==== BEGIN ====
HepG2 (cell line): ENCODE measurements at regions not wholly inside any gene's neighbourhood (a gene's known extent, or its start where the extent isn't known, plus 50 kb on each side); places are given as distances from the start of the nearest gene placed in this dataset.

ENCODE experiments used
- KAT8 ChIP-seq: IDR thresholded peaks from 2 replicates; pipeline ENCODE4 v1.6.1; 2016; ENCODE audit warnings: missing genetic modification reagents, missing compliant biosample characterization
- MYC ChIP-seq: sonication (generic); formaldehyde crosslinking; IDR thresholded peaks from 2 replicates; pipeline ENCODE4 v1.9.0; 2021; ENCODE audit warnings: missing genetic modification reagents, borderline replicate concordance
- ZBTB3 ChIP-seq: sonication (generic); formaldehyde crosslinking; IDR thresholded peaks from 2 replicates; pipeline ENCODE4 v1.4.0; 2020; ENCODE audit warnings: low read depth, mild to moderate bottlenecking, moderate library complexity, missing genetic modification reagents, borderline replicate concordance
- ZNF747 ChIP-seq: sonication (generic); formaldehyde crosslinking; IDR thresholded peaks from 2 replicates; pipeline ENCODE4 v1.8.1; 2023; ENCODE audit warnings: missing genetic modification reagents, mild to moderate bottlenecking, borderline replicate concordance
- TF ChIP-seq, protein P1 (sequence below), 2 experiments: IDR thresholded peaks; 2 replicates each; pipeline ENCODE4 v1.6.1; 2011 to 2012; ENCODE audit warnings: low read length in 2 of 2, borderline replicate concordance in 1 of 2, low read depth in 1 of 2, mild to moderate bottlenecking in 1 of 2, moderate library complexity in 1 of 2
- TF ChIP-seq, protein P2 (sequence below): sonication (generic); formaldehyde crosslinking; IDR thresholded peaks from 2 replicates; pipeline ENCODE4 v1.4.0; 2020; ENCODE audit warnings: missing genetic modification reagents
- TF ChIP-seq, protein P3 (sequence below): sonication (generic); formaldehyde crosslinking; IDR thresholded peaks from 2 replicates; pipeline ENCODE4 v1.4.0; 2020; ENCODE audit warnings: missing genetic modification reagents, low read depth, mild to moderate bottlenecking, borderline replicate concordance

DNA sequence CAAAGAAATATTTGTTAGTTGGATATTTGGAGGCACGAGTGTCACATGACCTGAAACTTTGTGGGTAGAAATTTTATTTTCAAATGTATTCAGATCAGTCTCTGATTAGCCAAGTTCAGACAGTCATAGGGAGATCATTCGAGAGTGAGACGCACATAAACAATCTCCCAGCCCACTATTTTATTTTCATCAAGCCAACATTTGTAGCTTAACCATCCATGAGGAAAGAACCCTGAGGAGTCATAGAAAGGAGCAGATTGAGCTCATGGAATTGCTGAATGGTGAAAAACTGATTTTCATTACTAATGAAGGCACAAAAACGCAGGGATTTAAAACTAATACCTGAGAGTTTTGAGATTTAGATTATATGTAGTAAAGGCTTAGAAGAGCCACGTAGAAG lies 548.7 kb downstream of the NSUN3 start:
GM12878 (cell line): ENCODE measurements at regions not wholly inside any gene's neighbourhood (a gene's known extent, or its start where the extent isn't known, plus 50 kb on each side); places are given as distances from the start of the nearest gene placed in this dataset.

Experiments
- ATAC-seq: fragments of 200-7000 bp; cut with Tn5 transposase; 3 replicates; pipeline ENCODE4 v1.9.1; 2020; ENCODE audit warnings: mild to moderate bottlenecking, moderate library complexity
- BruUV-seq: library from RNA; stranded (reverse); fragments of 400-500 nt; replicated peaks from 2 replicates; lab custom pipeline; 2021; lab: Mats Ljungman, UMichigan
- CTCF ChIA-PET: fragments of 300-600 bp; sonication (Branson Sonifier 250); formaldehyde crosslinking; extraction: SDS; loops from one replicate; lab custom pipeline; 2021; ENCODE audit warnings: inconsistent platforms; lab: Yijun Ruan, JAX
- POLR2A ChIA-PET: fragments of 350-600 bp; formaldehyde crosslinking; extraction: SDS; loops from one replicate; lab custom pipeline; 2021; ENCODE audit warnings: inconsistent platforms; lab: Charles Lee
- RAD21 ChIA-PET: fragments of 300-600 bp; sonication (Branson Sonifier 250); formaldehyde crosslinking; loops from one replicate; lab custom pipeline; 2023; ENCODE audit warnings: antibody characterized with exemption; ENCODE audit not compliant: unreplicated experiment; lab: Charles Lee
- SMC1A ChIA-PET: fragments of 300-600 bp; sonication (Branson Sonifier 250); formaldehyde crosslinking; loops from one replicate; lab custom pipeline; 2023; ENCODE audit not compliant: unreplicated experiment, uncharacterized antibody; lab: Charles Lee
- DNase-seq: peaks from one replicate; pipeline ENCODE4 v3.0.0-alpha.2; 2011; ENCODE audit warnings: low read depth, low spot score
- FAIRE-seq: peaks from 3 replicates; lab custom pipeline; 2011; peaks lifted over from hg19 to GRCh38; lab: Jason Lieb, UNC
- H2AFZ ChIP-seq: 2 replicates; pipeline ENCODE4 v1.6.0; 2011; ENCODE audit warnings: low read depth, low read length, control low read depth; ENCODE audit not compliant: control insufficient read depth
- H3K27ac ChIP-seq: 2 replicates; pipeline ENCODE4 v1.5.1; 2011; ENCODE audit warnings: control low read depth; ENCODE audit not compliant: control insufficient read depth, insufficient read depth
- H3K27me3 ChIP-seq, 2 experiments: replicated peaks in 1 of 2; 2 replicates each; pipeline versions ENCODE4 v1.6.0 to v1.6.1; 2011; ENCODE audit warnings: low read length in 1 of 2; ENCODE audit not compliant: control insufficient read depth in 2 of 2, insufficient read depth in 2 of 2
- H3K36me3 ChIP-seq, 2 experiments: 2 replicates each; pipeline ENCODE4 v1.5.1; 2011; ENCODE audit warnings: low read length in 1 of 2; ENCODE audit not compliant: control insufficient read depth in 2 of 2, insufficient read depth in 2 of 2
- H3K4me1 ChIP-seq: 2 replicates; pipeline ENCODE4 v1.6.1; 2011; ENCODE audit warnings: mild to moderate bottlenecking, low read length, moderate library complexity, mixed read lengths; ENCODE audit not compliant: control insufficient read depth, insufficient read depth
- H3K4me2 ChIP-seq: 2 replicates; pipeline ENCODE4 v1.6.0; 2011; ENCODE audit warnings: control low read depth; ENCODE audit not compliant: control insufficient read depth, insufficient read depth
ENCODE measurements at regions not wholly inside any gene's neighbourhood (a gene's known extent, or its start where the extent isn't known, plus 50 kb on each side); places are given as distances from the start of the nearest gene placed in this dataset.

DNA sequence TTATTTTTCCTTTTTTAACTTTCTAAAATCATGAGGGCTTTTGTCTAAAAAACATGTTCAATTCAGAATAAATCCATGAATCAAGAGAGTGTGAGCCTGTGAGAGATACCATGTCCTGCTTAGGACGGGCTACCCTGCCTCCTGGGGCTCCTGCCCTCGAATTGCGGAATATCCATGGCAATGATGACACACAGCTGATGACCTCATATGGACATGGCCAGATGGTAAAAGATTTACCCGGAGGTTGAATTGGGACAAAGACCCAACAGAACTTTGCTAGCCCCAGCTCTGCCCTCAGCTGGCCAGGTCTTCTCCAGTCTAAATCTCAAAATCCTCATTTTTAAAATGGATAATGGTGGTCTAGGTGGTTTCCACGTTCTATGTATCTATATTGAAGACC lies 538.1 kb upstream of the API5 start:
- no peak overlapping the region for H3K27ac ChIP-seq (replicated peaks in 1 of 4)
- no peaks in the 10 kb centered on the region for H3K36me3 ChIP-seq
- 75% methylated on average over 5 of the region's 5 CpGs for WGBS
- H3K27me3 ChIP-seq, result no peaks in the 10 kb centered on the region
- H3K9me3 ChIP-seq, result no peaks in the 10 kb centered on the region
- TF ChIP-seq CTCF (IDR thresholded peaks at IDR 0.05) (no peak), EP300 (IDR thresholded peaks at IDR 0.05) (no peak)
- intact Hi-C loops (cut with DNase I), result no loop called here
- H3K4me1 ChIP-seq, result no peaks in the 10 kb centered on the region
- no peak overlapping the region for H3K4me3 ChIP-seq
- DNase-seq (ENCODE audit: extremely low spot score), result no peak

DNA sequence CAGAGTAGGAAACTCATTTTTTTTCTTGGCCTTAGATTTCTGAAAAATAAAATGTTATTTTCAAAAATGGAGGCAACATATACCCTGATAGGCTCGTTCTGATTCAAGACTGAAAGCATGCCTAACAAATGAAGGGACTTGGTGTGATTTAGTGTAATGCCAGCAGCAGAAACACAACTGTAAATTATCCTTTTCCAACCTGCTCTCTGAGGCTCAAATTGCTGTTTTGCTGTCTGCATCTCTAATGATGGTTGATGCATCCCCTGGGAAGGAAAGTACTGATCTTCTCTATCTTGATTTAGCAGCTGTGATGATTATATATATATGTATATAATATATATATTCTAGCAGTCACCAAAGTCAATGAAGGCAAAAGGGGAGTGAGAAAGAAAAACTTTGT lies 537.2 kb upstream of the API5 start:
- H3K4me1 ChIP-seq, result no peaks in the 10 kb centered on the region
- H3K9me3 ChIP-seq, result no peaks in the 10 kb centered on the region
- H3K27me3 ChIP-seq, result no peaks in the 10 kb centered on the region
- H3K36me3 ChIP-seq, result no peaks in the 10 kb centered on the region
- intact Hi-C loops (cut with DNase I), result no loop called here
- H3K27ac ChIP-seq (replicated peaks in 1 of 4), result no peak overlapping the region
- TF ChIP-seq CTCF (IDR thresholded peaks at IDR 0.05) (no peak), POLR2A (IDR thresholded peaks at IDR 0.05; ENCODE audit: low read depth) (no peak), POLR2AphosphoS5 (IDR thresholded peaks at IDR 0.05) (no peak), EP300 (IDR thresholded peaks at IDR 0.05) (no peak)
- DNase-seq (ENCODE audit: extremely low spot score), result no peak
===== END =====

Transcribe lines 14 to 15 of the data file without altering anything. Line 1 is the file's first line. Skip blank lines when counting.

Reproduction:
- BruUV-seq: library from RNA; stranded (reverse); fragments of 400-500 nt; replicated peaks from 2 replicates; lab custom pipeline; 2021; lab: Mats Ljungman, UMichigan
- CTCF ChIA-PET: fragments of 300-600 bp; sonication (Branson Sonifier 250); formaldehyde crosslinking; extraction: SDS; loops from one replicate; lab custom pipeline; 2021; ENCODE audit warnings: inconsistent platforms; lab: Yijun Ruan, JAX